Tag Archives: sleeping bags

10 Pro Tips For Staying Warm in a Sleeping Bag

April 12, 2018  |  In Backpacking, Skills   |   Tagged , , , , , , , ,   |   12 Comments
REI Magma 10 sleeping bag.

Testing the REI Magma 10 sleeping bag in Wyoming’s Wind River Range.

By Michael Lanza

Head into the mountains in summer, or almost anywhere in fall or spring, and you can encounter nighttime and morning temperatures anywhere from the 40s Fahrenheit to below freezing. Hundreds (if not thousands) of frosty nights sleeping outside over the past three-plus decades have taught me a few things about how to stay warm. (My coldest night was -30° F, in winter in New Hampshire’s White Mountains; I don’t recommend it.)

No matter how cold you normally sleep outside, or whether you’re camping in the backcountry or at a campground, these 10 tips will keep you warmer in your sleeping bag.

Continue reading →

Gear Review: REI Magma 10 and Magma 17 Sleeping Bags

September 26, 2017  |  In Gear Reviews   |   Tagged , , , , , , , , ,   |   1 Comment
REI Magma 10 sleeping bag.

REI Magma 10 sleeping bag.

Three-Season Sleeping Bag
REI Magma 10 and Magma 17
$349, 1 lb. 13 oz. (regular) 10° F
Sizes: men’s and women’s regular and long
rei.com

On the last night of a 40-mile May backpacking trip in Utah’s Dark Canyon, a friend and I slept out under the stars and a heavy dew fell during the night. But I didn’t notice it until after waking up, seeing the droplets covering everything around me, and sticking a hand outside to feel my bag’s wet shell. Inside my REI Magma 10—which appeared to lose none of its loft, despite its shell getting soaked—I stayed warm and dry. That was a clincher moment in convincing me of what a super value REI’s men’s and women’s Magma sleeping bags represent in high-quality, water-resistant down bags. Continue reading →

May 18, 2017 In the tent, Grand Canyon

Pro Tips For Buying Sleeping Bags

In Backpacking, Gear Reviews, Paddling, Skills   |   Tagged , , , , , , , , , , , , , , , , , , ,   |   4 Comments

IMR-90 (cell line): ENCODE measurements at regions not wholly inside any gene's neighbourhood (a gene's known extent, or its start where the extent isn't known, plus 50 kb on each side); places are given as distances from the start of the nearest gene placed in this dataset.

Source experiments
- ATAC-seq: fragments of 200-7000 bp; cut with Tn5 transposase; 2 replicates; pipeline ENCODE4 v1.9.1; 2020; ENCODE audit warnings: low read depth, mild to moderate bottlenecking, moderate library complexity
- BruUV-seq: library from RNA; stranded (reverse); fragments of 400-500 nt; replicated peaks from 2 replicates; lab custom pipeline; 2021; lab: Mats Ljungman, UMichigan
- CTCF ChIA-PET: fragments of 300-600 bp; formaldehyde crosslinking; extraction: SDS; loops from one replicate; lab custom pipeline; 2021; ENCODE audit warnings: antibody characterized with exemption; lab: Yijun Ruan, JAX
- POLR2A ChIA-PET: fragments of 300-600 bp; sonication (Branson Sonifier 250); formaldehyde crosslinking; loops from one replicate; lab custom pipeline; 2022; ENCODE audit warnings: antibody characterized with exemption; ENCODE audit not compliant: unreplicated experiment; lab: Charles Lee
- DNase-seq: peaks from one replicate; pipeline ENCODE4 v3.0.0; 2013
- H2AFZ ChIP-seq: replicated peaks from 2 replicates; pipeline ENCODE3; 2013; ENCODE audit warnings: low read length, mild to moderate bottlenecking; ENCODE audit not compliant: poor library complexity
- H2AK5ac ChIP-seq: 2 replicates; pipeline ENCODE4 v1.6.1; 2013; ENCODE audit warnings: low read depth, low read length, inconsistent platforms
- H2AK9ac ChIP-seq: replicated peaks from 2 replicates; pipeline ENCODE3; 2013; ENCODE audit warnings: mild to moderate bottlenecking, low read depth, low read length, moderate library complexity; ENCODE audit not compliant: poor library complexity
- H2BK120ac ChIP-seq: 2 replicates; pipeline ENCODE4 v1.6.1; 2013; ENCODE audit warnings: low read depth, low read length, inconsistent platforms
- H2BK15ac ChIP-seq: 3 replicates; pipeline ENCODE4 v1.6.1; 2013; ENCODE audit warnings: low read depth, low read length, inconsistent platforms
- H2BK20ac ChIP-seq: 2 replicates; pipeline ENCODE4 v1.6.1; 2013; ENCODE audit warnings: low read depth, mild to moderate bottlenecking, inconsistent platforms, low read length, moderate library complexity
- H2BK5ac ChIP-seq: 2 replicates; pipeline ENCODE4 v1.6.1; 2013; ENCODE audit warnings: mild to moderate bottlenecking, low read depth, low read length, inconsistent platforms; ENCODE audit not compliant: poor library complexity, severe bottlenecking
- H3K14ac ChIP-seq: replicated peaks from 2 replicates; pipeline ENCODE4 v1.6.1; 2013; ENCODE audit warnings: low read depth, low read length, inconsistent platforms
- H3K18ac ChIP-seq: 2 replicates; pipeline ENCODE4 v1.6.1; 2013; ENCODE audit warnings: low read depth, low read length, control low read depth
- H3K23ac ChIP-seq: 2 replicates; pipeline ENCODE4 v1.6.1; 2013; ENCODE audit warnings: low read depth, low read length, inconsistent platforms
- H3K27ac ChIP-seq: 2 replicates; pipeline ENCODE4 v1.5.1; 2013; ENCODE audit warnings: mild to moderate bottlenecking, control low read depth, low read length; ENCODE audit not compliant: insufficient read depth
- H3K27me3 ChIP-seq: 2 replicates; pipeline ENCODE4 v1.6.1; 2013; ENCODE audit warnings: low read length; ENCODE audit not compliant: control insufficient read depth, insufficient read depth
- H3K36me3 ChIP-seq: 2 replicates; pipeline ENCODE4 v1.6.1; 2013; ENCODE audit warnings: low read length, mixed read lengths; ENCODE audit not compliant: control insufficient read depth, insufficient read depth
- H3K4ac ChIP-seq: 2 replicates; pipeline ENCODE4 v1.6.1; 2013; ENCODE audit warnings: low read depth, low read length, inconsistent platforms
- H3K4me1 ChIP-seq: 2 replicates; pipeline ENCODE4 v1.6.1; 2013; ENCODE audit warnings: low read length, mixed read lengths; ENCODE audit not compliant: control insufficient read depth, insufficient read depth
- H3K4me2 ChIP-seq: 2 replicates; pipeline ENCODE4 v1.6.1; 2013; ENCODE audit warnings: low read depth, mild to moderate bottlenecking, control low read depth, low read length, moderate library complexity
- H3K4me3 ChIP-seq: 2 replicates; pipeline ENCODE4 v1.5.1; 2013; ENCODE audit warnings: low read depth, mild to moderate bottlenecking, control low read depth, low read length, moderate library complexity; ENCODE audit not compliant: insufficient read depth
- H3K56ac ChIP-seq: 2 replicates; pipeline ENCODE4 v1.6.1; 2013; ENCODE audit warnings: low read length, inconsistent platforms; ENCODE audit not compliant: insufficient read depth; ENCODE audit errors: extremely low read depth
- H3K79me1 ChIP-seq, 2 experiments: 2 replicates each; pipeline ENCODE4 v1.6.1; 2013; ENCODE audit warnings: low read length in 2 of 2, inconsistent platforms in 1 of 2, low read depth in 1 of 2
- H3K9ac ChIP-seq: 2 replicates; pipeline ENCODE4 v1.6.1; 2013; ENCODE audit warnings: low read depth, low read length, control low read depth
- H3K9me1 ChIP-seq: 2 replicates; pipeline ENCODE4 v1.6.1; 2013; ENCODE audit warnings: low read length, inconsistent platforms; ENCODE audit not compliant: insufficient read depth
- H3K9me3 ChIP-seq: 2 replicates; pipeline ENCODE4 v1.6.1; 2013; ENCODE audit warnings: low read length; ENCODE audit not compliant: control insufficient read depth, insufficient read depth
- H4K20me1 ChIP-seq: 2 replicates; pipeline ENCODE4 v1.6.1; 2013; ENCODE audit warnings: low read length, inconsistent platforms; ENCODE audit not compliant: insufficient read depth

By Michael Lanza

Finding a sleeping bag that’s right for you may be the most confusing gear-buying task. Getting the right one is critical to sleeping comfortably in the backcountry, and your bag could save your life in an emergency. But with the myriad choices out there, how do you tell them apart, beyond temperature rating and price? I’ve slept in many, many bags as a gear tester for two decades (and counting) for Backpacker and this blog, in all seasons, in temperatures from very mild to -30° F. (Mild is more pleasant.) In this article, I’ll share what I’ve learned about picking out a sleeping bag that will be ideal for your body and your adventures. Continue reading →

Gear Review: Big Agnes Storm King 0 Sleeping Bag

December 14, 2016  |  In Gear Reviews   |   Tagged , , , , , , , ,   |   Leave a comment
Big Agnes Storm King 0 sleeping bag.

Big Agnes Storm King 0 sleeping bag.

Winter Sleeping Bag
Big Agnes Storm King 0
$380, 3 lbs. 9 oz. (regular)
Sizes: regular and long ($400)
moosejaw.com

When is a mummy-style bag too constricting? I’ve used ultralight, three-season bags that felt a little too coffin-like. But in winter—or wintry conditions, such as you encounter when mountaineering in spring and summer—there are more practical reasons to use a bag with extra space, and you get it with the Storm King 0. Beyond its dimensions, the Storm King’s water-resistant down feathers, fairly unique “system” design that requires sliding an air mattress into a sleeve on the bag’s bottom side, and its relatively affordable price for this category of bags merits a close look. Continue reading →

Gear Review: Feathered Friends Snowbunting EX 0 Sleeping Bag

November 23, 2016  |  In Gear Reviews   |   Tagged , , , , , , , ,   |   Leave a comment
Feathered Friends Snowbunting EX 0 sleeping bag

Feathered Friends Snowbunting EX 0 sleeping bag

Winter Sleeping Bag
Feathered Friends Snowbunting EX 0
$599, 2 lbs. 12 oz. (regular)
Sizes: regular and long ($624)
featheredfriends.com

On chilly nights of camping, nothing’s more popular than a fat sleeping bag. When my 15-year-old son and I took turns testing out this bag and another winter bag for three nights on a climb of the Mountaineers Route on California’s 14,505-foot Mount Whitney in mid-April, and for three nights in February sleeping under the stars outside a backcountry yurt in Idaho’s Boise Mountains, he was always eager to relieve me of the Snowbunting EX 0. Little wonder: It’s super warm. And it’s also an excellent value in a winter bag that crosses over to three-season camping in temps around or just below freezing. Continue reading →

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Grand Canyon Hiker